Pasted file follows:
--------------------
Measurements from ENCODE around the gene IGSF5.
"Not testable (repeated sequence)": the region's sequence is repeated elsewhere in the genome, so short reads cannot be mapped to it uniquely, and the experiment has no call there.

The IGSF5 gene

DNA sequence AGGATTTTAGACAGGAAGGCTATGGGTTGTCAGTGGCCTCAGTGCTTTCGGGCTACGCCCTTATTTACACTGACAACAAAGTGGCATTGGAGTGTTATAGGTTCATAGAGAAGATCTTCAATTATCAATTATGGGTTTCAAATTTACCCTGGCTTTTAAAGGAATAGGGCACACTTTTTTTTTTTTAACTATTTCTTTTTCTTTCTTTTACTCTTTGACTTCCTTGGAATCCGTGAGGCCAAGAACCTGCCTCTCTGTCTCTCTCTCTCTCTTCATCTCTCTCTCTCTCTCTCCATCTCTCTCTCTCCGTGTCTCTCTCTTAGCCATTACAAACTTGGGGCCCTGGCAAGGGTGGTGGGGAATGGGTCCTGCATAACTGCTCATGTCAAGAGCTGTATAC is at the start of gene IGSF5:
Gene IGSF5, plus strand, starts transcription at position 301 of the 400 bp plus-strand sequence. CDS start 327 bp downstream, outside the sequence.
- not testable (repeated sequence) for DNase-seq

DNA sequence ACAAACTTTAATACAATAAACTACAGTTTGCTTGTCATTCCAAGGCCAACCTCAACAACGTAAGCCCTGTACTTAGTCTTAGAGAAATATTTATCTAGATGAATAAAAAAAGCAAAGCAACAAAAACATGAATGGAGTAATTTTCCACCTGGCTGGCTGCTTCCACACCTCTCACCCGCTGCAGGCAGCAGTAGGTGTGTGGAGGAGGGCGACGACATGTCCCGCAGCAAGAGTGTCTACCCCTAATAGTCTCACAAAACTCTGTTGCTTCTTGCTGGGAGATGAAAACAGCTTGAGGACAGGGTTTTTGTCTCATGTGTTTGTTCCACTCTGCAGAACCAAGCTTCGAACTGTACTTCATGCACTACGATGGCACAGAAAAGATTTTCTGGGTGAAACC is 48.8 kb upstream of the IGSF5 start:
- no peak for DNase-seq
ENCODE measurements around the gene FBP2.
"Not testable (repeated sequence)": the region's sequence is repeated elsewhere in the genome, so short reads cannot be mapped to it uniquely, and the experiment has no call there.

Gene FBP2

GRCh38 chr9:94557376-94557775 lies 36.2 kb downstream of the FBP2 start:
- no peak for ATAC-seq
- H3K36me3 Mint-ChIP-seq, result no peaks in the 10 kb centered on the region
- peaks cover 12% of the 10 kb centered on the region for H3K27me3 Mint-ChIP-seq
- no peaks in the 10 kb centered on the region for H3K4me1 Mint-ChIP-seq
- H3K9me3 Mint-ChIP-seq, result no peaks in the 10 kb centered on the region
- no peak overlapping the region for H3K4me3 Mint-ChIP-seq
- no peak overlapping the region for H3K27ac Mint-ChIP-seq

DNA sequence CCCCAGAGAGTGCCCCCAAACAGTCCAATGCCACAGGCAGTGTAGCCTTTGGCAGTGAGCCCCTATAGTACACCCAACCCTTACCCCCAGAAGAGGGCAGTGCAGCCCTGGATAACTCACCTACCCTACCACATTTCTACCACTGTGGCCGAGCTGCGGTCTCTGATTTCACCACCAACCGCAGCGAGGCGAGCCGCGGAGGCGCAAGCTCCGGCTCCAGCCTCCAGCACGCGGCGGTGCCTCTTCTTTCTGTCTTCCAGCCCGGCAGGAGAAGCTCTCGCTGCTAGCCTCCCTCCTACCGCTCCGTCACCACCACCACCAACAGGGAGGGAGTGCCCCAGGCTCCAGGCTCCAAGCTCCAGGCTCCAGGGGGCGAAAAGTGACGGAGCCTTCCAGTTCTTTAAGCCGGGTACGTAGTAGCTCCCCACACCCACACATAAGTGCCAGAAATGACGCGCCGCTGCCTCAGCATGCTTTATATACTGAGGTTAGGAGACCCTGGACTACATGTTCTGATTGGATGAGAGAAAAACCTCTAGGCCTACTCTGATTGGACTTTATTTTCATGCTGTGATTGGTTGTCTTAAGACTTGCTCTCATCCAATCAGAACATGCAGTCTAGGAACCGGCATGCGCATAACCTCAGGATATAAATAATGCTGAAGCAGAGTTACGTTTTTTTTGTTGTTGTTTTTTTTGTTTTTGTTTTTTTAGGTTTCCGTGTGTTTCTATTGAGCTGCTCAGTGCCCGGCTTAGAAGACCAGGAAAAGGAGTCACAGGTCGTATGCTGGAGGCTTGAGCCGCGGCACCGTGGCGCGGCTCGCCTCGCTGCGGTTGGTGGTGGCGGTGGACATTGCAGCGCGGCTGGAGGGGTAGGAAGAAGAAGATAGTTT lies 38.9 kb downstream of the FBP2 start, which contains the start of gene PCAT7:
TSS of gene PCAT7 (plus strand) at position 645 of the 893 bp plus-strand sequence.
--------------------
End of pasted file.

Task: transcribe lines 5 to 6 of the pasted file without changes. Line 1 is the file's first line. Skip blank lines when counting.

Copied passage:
Gene IGSF5, plus strand, starts transcription at position 301 of the 400 bp plus-strand sequence. CDS start 327 bp downstream, outside the sequence.
- not testable (repeated sequence) for DNase-seq